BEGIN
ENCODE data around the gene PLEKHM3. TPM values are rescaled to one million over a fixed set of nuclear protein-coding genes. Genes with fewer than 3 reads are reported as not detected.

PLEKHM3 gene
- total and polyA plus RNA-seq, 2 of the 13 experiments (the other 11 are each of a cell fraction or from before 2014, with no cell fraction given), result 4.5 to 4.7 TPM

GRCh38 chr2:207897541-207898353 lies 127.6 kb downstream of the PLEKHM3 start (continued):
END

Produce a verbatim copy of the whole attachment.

ENCODE data around the gene PLEKHM3. TPM values are rescaled to one million over a fixed set of nuclear protein-coding genes. Genes with fewer than 3 reads are reported as not detected.

PLEKHM3 gene
- total and polyA plus RNA-seq, 2 of the 13 experiments (the other 11 are each of a cell fraction or from before 2014, with no cell fraction given), result 4.5 to 4.7 TPM

GRCh38 chr2:207897541-207898353 lies 127.6 kb downstream of the PLEKHM3 start (continued):